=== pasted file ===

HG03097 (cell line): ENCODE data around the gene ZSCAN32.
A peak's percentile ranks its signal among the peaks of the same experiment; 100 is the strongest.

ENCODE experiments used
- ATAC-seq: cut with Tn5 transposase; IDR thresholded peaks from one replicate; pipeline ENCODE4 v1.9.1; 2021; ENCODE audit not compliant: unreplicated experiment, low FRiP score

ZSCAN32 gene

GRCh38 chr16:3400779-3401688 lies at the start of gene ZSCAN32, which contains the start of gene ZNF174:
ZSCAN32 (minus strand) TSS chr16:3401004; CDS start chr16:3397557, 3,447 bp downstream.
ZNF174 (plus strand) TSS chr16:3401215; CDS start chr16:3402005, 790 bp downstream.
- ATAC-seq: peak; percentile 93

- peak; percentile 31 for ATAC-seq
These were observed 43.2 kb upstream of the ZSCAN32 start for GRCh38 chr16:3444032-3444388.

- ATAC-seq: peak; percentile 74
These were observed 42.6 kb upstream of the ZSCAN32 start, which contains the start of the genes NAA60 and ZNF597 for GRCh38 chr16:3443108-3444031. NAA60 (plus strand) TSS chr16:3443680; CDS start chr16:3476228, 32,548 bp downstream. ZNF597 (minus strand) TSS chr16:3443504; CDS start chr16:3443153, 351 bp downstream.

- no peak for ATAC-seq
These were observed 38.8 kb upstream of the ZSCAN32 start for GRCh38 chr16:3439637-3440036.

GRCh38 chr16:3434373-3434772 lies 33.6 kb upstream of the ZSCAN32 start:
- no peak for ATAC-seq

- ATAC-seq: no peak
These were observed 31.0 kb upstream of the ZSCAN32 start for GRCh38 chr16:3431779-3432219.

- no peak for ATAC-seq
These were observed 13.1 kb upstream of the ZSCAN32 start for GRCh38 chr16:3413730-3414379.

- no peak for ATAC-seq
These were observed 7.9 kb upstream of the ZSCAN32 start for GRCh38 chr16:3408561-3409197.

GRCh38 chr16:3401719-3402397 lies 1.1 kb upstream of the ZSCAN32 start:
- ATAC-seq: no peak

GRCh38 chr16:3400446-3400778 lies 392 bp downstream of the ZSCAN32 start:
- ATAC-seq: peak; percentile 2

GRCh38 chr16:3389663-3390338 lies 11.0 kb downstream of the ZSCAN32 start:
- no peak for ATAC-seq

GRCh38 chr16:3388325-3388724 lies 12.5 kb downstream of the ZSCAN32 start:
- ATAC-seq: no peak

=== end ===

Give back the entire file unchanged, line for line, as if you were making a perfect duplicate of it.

HG03097 (cell line): ENCODE data around the gene ZSCAN32.
A peak's percentile ranks its signal among the peaks of the same experiment; 100 is the strongest.

ENCODE experiments used
- ATAC-seq: cut with Tn5 transposase; IDR thresholded peaks from one replicate; pipeline ENCODE4 v1.9.1; 2021; ENCODE audit not compliant: unreplicated experiment, low FRiP score

ZSCAN32 gene

GRCh38 chr16:3400779-3401688 lies at the start of gene ZSCAN32, which contains the start of gene ZNF174:
ZSCAN32 (minus strand) TSS chr16:3401004; CDS start chr16:3397557, 3,447 bp downstream.
ZNF174 (plus strand) TSS chr16:3401215; CDS start chr16:3402005, 790 bp downstream.
- ATAC-seq: peak; percentile 93

- peak; percentile 31 for ATAC-seq
These were observed 43.2 kb upstream of the ZSCAN32 start for GRCh38 chr16:3444032-3444388.

- ATAC-seq: peak; percentile 74
These were observed 42.6 kb upstream of the ZSCAN32 start, which contains the start of the genes NAA60 and ZNF597 for GRCh38 chr16:3443108-3444031. NAA60 (plus strand) TSS chr16:3443680; CDS start chr16:3476228, 32,548 bp downstream. ZNF597 (minus strand) TSS chr16:3443504; CDS start chr16:3443153, 351 bp downstream.

- no peak for ATAC-seq
These were observed 38.8 kb upstream of the ZSCAN32 start for GRCh38 chr16:3439637-3440036.

GRCh38 chr16:3434373-3434772 lies 33.6 kb upstream of the ZSCAN32 start:
- no peak for ATAC-seq

- ATAC-seq: no peak
These were observed 31.0 kb upstream of the ZSCAN32 start for GRCh38 chr16:3431779-3432219.

- no peak for ATAC-seq
These were observed 13.1 kb upstream of the ZSCAN32 start for GRCh38 chr16:3413730-3414379.

- no peak for ATAC-seq
These were observed 7.9 kb upstream of the ZSCAN32 start for GRCh38 chr16:3408561-3409197.

GRCh38 chr16:3401719-3402397 lies 1.1 kb upstream of the ZSCAN32 start:
- ATAC-seq: no peak

GRCh38 chr16:3400446-3400778 lies 392 bp downstream of the ZSCAN32 start:
- ATAC-seq: peak; percentile 2

GRCh38 chr16:3389663-3390338 lies 11.0 kb downstream of the ZSCAN32 start:
- no peak for ATAC-seq

GRCh38 chr16:3388325-3388724 lies 12.5 kb downstream of the ZSCAN32 start:
- ATAC-seq: no peak